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When Loved Ones Nag You About Your Blood Sugar

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Ilene Raymond Rush - Blogs
By Ilene Raymond RushAward-winning health and science writerMay 04, 2021

My father, who had type 2 diabetes, lived pretty much in denial of his disease. Never overweight, he injected his daily insulin every morning, but ate daily hoagies and cheesesteaks for lunch and never exercised. Although he lived until 89, his last years were plagued with complications from heart and kidney disease.

But it isn’t my father I want to focus upon. It’s my mother. Married for 60 years to the love of her life, my mother nagged him every day about his type 2 diabetes, pleading with him to give up his nightly bowl of ice cream and can of Planter’s peanuts to no avail. Usually gentle and mild-mannered, this was one area where my father refused to budge.  

I don't mean to criticize my mother. Watching a loved one refuse to take care of their health is hard. Occasionally, my father would have severe lows that sent him to the emergency room; other times he’d have god-awful highs. Nagging him to follow a more reasonable diet made sense, except that it never worked.

If you have type 2, this story may feel familiar. You may have a friend who chides you for ordering french fries, or a husband who constantly checks if you’ve exercised. They may not exactly nag, but as they track your behavior, it can make you see red. And why not? Maybe you carefully worked fries into that day’s eating. Or you’ve given yourself a well-earned day off from exercise. While your loved ones’ motives may be pure, they can end up making you feel less independent and in control.

Are there ways for friends or family members to help that might work for you both? Below are a few suggestions that I’ve gathered as I’ve struggled to manage my own diabetes. You might want to pass them on.

  • Banish nagging. Most people with diabetes know what they need to do, and while a very occasional gentle prod might help, overall, it’s up for us to get with the plan. Trying to micromanage another persons' behavior rarely works. We need to feel empowered to change our own behavior. Nagging does nothing to help that.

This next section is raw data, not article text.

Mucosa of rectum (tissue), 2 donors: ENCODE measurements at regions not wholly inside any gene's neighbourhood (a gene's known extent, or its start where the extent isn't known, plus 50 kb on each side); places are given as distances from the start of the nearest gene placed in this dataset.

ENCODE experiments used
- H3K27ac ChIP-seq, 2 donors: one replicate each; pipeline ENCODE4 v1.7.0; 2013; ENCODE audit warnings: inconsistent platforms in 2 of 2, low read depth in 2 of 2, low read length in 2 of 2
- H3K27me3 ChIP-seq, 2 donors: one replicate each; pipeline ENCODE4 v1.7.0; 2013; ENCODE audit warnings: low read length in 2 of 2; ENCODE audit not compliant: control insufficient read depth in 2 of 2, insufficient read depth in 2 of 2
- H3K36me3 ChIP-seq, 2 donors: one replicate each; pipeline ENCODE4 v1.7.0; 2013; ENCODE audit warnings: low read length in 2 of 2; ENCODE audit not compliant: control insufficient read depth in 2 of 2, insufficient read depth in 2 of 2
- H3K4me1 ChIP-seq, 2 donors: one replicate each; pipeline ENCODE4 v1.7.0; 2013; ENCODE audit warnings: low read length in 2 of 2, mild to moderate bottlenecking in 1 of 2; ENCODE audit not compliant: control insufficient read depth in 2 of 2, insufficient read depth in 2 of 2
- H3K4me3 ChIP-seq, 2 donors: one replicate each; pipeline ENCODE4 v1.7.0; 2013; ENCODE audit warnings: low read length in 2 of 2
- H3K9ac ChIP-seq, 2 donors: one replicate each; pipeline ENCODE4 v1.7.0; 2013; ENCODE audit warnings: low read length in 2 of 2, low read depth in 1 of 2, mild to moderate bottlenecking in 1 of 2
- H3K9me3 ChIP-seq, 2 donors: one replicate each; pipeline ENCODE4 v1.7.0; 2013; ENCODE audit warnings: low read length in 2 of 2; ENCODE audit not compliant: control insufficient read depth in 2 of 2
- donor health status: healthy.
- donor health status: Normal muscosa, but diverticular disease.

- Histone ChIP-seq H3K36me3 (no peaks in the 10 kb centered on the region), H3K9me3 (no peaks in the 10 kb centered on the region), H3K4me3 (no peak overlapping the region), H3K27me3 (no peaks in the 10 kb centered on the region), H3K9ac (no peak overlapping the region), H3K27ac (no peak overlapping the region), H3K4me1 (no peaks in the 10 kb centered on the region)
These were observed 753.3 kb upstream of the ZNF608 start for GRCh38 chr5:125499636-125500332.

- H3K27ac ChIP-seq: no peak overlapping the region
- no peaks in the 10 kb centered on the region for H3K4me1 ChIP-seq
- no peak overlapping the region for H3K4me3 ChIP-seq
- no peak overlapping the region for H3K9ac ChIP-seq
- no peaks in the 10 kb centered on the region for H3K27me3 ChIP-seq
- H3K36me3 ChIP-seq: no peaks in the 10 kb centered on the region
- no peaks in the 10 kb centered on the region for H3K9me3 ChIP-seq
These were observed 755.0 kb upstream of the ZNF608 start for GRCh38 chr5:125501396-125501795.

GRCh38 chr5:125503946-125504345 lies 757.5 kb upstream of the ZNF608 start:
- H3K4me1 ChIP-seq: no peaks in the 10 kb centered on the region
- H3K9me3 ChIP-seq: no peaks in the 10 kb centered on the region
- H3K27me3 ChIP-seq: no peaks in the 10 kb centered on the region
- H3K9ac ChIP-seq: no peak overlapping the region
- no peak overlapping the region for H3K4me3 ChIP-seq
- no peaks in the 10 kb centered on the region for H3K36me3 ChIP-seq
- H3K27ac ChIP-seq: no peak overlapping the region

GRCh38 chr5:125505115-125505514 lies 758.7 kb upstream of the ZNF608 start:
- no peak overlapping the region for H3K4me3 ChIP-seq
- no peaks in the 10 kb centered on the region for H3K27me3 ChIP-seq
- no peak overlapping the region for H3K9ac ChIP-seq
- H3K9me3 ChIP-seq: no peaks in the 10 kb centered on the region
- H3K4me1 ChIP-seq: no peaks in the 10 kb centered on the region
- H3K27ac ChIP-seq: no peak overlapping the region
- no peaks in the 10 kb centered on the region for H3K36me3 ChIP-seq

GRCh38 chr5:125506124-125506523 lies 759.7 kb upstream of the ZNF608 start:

• Study up. Know the signs of high and low blood sugars and what to do if they strike. Make sure you have orange juice in the fridge, access to glucose tablets, and a doctor to call.
  • Recognize the individuality of diabetes.  You may have read an article or two about treating diabetes online, but type 2 is a very individual disease with treatment plans tailored to every person’s specific needs.
  • Ask questions and then listen. Maybe they want you to help pick out healthy food choices at the supermarket or a restaurant, or maybe not. These needs may change over time, so keep the discussion open.
  • Abandon blame. While many people with type 2 diabetes are overweight, that is but one of many factors involved. Blood sugars are tough to control even if you balance carbs and exercise -- it’s a very complicated disease.
  • Respect privacy. Some people are very open about their diabetes; others hold their management close to the chest. If someone doesn’t want to discuss their diagnosis, step away.
  • Join them. The cool thing about diabetes is that eating a healthy diet and getting exercise is basically good for everyone. So rather than lecture a loved one about their care, try to partner up for a walk or a bike ride, or cook a healthy meal together. It could even be fun.

 

photo credit: RapidEye/E+ via Getty Images

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About the Author
Ilene Raymond Rush

Ilene Raymond Rush is an award winning health and science freelance writer. Based on her own experiences with type 2 diabetes, she brings a personal take and a reporter’s eye to examine the best and newest methods of treating and controlling the disease.

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